Dyadic Developmental Psychotherapy (DDP) is a highly effective and innovative form of psychotherapy designed specifically for children who have experienced early relational trauma, attachment difficulties or developmental trauma. Developed by Dr. Dan Hughes, DDP is based on the belief that the quality of relationships between children and their primary caregivers is the foundation of healthy development and well-being.
At Calmerkid.org, we believe that DDP can be a powerful tool for parents and caregivers looking to support the healing and growth of children who have faced early relational trauma. DDP is a relationship-based therapy that seeks to help children build secure attachments with their caregivers and promote healthy development.
One of the key features of DDP is its focus on the role of the parent or caregiver as an active participant in the therapeutic process. Unlike traditional therapies that focus solely on the child, DDP recognizes that the parent-child relationship is an essential component of the child’s healing journey. Through a combination of individual and joint sessions with the child and their parent or caregiver, DDP helps to build trust, understanding and a strong bond between the two.
Another important feature of DDP is its emphasis on empathy and emotional regulation. DDP seeks to help children develop the skills they need to regulate their emotions and respond to their caregivers in a healthy and meaningful way. Through the use of play-based activities and guided discussions, children are encouraged to explore and process their experiences in a supportive and non-judgmental environment.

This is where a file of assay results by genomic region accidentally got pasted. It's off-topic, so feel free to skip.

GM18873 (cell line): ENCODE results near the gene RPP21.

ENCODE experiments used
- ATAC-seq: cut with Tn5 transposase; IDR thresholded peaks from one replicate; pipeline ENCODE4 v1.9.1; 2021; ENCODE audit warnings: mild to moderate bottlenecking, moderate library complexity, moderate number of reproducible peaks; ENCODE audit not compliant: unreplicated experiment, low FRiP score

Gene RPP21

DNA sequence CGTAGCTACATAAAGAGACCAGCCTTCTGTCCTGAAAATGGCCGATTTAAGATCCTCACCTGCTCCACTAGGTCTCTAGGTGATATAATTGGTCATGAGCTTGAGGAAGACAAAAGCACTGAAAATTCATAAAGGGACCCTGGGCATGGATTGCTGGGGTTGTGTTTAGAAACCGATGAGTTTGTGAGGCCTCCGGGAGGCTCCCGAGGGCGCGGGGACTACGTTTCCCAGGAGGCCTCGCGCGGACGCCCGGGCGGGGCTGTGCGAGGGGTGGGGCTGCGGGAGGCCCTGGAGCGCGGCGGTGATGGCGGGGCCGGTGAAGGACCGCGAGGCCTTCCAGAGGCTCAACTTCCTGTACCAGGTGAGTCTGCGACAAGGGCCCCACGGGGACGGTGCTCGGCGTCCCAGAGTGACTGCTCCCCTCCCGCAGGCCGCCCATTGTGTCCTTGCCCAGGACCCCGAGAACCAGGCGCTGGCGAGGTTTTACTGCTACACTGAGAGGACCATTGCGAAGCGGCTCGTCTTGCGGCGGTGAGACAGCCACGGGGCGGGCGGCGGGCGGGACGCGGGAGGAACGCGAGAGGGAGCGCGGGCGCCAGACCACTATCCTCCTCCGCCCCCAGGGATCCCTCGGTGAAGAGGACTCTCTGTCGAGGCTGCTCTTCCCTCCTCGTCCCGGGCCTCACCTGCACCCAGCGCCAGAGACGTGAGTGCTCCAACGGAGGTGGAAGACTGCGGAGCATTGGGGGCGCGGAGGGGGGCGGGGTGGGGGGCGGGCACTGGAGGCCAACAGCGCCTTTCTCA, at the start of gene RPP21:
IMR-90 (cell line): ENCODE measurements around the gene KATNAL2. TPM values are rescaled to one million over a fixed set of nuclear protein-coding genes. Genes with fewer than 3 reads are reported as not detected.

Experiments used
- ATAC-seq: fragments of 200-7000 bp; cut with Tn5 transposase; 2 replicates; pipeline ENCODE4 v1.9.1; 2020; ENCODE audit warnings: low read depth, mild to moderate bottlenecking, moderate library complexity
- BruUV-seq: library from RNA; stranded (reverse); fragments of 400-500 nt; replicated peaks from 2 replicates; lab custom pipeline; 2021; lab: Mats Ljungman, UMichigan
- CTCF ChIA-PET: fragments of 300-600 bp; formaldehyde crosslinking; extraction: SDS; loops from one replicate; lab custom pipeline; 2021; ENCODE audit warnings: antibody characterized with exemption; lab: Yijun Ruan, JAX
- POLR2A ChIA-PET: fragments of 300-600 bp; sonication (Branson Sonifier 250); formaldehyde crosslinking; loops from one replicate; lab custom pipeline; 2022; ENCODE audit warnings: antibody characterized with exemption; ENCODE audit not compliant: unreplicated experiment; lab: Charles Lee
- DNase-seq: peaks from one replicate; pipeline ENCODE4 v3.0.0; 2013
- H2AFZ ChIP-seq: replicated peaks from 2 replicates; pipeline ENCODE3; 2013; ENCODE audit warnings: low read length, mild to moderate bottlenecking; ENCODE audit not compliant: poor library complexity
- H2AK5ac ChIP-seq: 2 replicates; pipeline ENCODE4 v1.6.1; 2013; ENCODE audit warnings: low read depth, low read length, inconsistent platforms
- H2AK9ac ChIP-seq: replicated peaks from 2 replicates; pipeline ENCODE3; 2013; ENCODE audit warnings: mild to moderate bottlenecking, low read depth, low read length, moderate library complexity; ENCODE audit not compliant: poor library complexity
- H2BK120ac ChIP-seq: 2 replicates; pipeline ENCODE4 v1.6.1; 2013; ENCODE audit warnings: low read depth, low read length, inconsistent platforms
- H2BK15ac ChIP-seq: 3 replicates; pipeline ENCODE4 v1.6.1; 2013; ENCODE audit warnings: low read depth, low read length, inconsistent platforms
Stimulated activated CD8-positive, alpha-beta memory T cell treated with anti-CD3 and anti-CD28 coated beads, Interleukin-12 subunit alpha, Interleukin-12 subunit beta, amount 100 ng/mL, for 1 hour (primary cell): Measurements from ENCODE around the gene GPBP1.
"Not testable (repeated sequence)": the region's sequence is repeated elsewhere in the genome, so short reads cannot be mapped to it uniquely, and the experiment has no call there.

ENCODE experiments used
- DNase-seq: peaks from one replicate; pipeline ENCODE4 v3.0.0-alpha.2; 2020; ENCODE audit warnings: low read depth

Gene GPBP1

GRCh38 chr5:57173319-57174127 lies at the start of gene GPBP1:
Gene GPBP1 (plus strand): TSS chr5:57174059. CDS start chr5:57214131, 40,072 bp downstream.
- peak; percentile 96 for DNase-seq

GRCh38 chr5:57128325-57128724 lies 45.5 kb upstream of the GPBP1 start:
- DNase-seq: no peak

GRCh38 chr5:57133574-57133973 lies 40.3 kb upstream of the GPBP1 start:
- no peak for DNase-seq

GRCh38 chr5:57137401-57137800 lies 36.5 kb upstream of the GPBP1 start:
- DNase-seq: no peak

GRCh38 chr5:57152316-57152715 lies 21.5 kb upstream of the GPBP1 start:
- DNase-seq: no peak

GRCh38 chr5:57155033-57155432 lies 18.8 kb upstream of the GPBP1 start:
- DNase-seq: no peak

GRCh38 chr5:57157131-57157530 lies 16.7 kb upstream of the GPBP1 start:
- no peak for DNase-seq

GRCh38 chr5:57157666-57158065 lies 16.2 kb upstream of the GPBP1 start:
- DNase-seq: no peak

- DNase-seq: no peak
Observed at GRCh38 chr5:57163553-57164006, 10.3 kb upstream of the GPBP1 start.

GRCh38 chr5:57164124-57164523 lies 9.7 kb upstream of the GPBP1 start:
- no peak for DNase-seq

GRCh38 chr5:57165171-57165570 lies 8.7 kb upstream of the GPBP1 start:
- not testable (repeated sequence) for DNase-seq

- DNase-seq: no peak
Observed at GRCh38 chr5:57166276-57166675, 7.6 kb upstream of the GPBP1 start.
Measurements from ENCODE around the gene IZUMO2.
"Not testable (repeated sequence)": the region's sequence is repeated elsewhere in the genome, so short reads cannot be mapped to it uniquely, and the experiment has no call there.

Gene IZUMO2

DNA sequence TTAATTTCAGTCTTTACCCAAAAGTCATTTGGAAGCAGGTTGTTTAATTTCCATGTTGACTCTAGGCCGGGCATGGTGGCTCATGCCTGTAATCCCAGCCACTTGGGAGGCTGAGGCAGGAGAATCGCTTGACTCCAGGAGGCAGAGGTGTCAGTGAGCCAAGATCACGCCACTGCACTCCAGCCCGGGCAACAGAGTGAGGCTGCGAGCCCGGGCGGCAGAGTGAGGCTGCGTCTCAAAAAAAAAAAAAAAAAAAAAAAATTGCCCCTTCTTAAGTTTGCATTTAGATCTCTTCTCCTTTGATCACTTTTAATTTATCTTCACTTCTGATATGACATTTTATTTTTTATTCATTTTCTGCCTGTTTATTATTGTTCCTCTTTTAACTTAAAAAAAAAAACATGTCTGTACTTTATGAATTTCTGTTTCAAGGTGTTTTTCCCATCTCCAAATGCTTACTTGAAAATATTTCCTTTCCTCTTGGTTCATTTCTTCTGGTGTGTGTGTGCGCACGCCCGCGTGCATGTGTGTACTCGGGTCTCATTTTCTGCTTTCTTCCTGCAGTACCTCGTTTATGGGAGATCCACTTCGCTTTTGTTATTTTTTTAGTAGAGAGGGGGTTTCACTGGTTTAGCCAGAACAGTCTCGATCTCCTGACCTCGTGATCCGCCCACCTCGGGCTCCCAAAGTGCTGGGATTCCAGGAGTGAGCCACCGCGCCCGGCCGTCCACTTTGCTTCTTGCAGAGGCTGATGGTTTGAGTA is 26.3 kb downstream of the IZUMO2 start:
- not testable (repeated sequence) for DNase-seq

Finally, DDP also places a strong emphasis on the use of positive reinforcement and attachment-focused techniques. By reinforcing positive behaviors and building strong attachments between the child and their caregiver, DDP helps children to develop healthy coping skills and a positive sense of self.
In conclusion, Dyadic Developmental Psychotherapy is a highly effective and innovative form of psychotherapy that has proven to be an invaluable tool in supporting the healing and growth of children who have experienced early relational trauma. At Calmerkid.org, we believe that DDP can be a powerful tool for parents and caregivers looking to help their children heal and build healthy, secure relationships.
References: Hughes, D. (2018). Dyadic Developmental Psychotherapy: A Guide to the Assessment and Treatment of Complex Trauma. Routledge. Kerns, K. A. (2010). Attachment-Based Treatment for Children and Adolescents with Complex Trauma. Journal of Infant, Child, and Adolescent Psychotherapy, 9(4), 326-341. Lowther, J. (2015). Promoting Therapeutic Relationships in Children and Adolescents with Developmental Trauma: An Attachment-Focused Approach. Journal of Child and Family Studies, 24(9), 2589-2602.